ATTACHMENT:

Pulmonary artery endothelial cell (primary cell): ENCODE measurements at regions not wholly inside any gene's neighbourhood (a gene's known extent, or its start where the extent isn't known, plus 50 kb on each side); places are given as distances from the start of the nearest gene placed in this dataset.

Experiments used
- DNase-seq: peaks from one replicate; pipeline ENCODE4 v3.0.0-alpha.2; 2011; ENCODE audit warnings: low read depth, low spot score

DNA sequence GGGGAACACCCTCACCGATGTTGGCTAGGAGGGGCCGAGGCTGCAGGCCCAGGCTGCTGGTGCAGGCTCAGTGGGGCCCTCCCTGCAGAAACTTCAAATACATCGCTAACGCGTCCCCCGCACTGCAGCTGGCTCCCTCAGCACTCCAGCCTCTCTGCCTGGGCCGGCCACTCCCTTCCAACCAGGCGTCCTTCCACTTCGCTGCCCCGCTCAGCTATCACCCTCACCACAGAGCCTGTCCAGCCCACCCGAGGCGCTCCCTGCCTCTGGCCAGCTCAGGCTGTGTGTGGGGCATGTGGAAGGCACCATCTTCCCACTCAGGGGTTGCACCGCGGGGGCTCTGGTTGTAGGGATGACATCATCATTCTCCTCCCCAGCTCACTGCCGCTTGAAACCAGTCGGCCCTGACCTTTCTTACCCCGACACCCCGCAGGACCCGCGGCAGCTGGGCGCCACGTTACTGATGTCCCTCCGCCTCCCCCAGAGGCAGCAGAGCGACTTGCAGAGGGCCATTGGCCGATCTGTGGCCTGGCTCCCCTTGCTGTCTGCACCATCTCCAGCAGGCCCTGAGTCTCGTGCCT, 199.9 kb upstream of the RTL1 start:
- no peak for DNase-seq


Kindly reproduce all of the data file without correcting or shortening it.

Pulmonary artery endothelial cell (primary cell): ENCODE measurements at regions not wholly inside any gene's neighbourhood (a gene's known extent, or its start where the extent isn't known, plus 50 kb on each side); places are given as distances from the start of the nearest gene placed in this dataset.

Experiments used
- DNase-seq: peaks from one replicate; pipeline ENCODE4 v3.0.0-alpha.2; 2011; ENCODE audit warnings: low read depth, low spot score

DNA sequence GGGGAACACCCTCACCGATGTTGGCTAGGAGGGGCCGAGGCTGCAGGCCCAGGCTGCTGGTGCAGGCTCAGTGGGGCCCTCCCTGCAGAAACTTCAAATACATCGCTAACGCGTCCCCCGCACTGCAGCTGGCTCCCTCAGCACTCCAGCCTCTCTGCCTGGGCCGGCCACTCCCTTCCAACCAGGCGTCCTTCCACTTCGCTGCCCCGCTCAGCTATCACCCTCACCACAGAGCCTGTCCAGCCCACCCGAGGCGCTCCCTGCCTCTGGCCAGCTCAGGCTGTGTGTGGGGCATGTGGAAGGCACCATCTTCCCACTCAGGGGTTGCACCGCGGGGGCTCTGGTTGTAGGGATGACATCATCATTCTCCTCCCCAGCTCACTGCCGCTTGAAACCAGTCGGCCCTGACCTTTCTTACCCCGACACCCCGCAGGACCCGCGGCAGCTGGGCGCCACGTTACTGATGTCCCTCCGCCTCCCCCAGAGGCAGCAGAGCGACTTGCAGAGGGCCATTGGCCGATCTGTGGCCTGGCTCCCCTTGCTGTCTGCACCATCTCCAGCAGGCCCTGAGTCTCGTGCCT, 199.9 kb upstream of the RTL1 start:
- no peak for DNase-seq